Can Social Technologies Support Professional Agency?
Understanding Necessity-driven Entrepreneurship in the Digital Age
Deborah is a 36-year old mother of two who manages her own home cleaning business through Facebook in addition to driving for Uber. She lives in a low-income neighborhood and is acutely aware of the challenges with finding and keeping stable employment. In order to take control over her source of income, she decided to start her own small business where she has the ability to choose her work schedule and how she manages customer relationships. Most importantly, she explains, this business could eventually become a potential career pathway for her children.
From one perspective, Deborah is successfully using an array of social technologies to create her own economic safety net. Platforms like Uber and Airbnb laud stories like Deborah’s to show how their tools are democratizing avenues to micro-entrepreneurship by supporting small business owners around the world.
However, these optimistic tales mask a more complicated story. Social technologies, such as sharing economy platforms and social media sites, are playing a critical role in how people create their own employment opportunities. However, more and more research shows how these technologies are building a precarious labor population with fewer rights and benefits. People who face challenges finding employment enter the digitally-mediated economy because of lower barriers to on-demand income. Yet, once they enter this system, they find it difficult to transition to more stable jobs where they can advance their careers. For instance, we found that many micro-entrepreneurs, like Deborah, ultimately stopped using sharing economy platforms to find work because they had little control over their clientele and opportunities for skill development.
We set out understand how these tech-enabled pathways to entrepreneurship could better align with worker values around professional agency. Through a study involving interviews and observations of micro-entrepreneurs in Detroit, we found that the constraints of performing entrepreneurship in resource-constrained communities changes how people use social technologies to build their businesses.
To support professional agency through micro-entrepreneurship, social technologies must go beyond providing on-demand income or simply matching service providers with consumers. Platforms also need to provide the following support:
1) Scaffold increasing levels of independence
2) Facilitate local engagement for skill sharing and social support
3) Enable flexible options for achieving privacy and safety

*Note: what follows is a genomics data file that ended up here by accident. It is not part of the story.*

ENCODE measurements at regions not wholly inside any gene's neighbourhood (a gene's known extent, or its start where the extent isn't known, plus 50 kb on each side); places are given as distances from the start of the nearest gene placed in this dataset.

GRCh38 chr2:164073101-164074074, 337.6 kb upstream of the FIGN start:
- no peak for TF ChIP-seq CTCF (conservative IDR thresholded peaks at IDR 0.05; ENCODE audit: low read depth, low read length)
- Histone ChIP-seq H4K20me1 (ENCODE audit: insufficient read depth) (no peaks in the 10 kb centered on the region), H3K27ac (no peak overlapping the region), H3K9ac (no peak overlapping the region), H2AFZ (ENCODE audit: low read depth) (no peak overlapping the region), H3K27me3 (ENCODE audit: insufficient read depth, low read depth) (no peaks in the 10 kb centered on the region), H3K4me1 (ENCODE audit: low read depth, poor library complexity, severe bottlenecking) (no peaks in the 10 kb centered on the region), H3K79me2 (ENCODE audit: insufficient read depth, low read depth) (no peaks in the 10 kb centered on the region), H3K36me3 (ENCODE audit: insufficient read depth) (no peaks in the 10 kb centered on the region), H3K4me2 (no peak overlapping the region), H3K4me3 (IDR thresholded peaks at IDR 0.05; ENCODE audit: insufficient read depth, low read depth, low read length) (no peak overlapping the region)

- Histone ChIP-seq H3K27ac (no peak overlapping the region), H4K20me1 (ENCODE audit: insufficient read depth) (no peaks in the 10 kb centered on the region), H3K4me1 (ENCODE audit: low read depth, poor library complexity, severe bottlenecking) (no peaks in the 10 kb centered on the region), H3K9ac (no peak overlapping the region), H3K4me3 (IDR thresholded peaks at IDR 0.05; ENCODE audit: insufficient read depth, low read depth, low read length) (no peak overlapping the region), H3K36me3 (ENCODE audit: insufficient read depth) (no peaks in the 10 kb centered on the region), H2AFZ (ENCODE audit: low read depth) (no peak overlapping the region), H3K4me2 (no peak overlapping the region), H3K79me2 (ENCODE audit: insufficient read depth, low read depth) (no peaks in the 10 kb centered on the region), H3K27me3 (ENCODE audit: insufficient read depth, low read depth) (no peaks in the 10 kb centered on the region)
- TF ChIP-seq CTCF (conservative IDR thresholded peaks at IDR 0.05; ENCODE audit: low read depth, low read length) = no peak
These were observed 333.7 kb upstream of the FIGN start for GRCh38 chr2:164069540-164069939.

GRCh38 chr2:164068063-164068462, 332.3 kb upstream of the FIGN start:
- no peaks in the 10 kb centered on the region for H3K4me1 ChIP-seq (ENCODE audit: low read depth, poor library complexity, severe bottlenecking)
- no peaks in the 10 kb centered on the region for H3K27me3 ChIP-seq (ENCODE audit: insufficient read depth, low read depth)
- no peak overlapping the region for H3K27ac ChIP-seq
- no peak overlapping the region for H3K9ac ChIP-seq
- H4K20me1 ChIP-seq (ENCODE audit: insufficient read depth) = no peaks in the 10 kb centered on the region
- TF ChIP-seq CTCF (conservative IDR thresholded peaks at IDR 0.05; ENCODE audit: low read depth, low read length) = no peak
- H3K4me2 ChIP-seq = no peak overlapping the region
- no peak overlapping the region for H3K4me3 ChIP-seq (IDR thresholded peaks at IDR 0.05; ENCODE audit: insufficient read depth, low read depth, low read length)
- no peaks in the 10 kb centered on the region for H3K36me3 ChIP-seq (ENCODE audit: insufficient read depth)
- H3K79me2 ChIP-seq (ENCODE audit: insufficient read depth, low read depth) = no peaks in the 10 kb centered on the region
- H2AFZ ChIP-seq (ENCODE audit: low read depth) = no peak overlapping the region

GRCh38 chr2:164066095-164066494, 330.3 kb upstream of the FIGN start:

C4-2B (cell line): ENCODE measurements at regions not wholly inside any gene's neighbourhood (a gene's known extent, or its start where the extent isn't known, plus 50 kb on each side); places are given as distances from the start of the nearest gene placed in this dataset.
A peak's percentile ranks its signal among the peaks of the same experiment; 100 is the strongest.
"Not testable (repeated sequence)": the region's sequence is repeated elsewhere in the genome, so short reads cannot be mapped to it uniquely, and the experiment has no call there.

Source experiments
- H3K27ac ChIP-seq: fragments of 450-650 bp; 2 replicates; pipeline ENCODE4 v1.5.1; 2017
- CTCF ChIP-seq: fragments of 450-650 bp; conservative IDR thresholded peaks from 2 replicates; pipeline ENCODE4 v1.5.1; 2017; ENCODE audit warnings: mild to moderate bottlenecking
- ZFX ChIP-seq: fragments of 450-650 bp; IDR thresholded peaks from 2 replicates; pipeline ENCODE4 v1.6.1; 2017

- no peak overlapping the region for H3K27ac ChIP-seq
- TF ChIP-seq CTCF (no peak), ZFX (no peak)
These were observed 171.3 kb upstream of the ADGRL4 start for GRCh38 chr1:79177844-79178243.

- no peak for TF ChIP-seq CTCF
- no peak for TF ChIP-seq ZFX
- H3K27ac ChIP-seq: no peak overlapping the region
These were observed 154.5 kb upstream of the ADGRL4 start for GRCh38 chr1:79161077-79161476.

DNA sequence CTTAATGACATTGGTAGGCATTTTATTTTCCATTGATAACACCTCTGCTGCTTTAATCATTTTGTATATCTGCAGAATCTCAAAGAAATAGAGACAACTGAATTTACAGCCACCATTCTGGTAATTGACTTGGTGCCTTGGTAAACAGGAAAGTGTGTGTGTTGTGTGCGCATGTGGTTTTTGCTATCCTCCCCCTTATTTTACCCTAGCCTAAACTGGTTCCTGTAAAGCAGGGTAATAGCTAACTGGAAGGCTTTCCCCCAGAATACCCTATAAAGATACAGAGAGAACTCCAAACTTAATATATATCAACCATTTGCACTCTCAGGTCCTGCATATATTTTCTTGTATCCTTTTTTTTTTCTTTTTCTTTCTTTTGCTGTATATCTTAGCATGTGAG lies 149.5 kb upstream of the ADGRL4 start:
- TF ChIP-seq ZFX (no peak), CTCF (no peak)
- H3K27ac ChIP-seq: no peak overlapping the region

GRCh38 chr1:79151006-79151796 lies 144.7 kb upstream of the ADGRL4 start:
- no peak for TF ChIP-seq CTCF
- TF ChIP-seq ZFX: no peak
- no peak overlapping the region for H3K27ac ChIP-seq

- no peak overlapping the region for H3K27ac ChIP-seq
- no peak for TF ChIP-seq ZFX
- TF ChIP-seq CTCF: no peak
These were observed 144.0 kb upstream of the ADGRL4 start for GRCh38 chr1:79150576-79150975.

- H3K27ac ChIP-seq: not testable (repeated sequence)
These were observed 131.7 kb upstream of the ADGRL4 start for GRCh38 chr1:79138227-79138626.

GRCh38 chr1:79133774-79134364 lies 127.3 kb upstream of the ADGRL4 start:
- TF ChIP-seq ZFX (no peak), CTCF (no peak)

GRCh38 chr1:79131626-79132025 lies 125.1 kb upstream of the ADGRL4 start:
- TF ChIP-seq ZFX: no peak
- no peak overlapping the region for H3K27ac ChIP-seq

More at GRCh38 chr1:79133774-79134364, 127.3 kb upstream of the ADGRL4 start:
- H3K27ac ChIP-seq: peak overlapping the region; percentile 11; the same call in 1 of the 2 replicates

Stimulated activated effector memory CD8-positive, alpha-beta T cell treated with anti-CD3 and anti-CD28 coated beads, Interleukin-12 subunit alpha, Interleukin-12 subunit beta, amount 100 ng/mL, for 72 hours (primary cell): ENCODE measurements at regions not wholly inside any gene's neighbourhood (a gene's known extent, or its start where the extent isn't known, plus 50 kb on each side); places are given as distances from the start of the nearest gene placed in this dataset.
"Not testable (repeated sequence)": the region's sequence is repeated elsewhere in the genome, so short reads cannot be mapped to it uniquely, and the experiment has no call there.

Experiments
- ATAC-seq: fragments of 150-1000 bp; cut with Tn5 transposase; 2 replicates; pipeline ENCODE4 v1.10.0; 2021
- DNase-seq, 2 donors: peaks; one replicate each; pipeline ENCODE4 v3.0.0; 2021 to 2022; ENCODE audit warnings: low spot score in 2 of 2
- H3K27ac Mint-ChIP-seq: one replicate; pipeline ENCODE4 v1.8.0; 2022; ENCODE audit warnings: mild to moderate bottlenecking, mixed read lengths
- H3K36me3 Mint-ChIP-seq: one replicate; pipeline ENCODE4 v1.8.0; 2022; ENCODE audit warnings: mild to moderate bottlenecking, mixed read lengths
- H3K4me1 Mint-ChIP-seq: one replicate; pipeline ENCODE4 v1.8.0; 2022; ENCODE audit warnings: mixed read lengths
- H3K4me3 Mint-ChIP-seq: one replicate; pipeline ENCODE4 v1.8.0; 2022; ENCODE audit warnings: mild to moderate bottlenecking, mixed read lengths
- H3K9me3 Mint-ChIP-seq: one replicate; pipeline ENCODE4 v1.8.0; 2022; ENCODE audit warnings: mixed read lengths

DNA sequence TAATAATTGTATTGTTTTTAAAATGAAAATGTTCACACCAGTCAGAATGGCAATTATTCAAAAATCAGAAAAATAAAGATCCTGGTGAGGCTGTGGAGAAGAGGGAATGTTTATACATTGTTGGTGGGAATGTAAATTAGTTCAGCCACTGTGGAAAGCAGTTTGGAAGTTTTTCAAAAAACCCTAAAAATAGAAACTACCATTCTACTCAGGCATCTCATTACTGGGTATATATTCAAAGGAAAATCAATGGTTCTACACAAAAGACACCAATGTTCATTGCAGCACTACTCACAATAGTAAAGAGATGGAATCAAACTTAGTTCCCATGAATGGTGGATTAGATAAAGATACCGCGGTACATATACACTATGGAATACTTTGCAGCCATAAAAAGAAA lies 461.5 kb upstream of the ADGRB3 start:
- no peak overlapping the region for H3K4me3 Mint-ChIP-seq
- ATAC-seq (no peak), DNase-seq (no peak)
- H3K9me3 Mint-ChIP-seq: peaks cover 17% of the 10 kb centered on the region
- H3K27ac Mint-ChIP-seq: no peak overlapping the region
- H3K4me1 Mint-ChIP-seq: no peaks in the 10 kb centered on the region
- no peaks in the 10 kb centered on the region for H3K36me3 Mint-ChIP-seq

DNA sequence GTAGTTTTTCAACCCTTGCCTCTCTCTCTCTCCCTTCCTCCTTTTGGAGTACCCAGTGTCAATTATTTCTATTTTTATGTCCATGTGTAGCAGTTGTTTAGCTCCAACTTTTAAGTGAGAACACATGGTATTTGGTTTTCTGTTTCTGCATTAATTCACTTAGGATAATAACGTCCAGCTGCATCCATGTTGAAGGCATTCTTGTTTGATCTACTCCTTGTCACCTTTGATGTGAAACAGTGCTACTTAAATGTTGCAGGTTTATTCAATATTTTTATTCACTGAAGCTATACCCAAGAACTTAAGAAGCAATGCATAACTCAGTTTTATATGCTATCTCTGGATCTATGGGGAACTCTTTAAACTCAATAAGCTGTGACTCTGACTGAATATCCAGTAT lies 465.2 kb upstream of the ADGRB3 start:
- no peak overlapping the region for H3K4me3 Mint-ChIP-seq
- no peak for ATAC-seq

Increasing Independence. Participants said that sharing economy platforms limited how they could grow their own business networks. On sharing economy platforms, interactions with consumers end when a particular job is done. These platforms don’t want providers and customers to develop their own side relationships, potentially because it could cut future profits. In effect, there are limited avenues for aspiring entrepreneurs to build an entity that they could take ownership of or “pass down” to others.
Local engagement. Participants valued collectivist means of building enterprises, whether that meant sharing best practices with peers or engaging locals in business development. They described decisions to hire locally or adjust prices to prioritize neighborhood wellbeing over personal profits. These examples uncover nuanced cultural factors behind business decisions that are often difficult to program into online algorithms.
Privacy and Safety. Some participants described avoiding sharing economy platforms, like driving for Uber and Lyft, due to safety concerns. Rather than having to service whichever customer the app assigned, participants preferred pre-screening people through multiple levels when it came to their own business. This often involved a process of online messaging, texting, and phone calling before agreeing to meet with customers in person.
How can social technologies be designed to better support professional agency among micro-entrepreneurs? By creating social technologies that reflect community member values beyond just providing on-demand income, we can create an ecosystem that empowers entrepreneurial growth and career advancement. To find out more, check out our paper, Making a Living My Way: Necessity-Driven Entrepreneurship in Resource Constrained Communities.
We thank our interview participants for sharing their stories and experiences with us.
This work will be presented at the ACM Conference on Computer Supported Cooperative Work and Social Computing 2018 on November 7, 2018 in Jersey City.
Full citation: Julie Hui, Kentaro Toyama, Joyojeet Pal, and Tawanna Dillahunt. 2018. Making a Living My Way: Necessity- driven Entrepreneurship in Resource-Constrained Communities. Proc. ACM Hum.-Comput. Interact. 2, CSCW, Article 71 (November 2018), 24 pages. https://doi.org/10.1145/3274340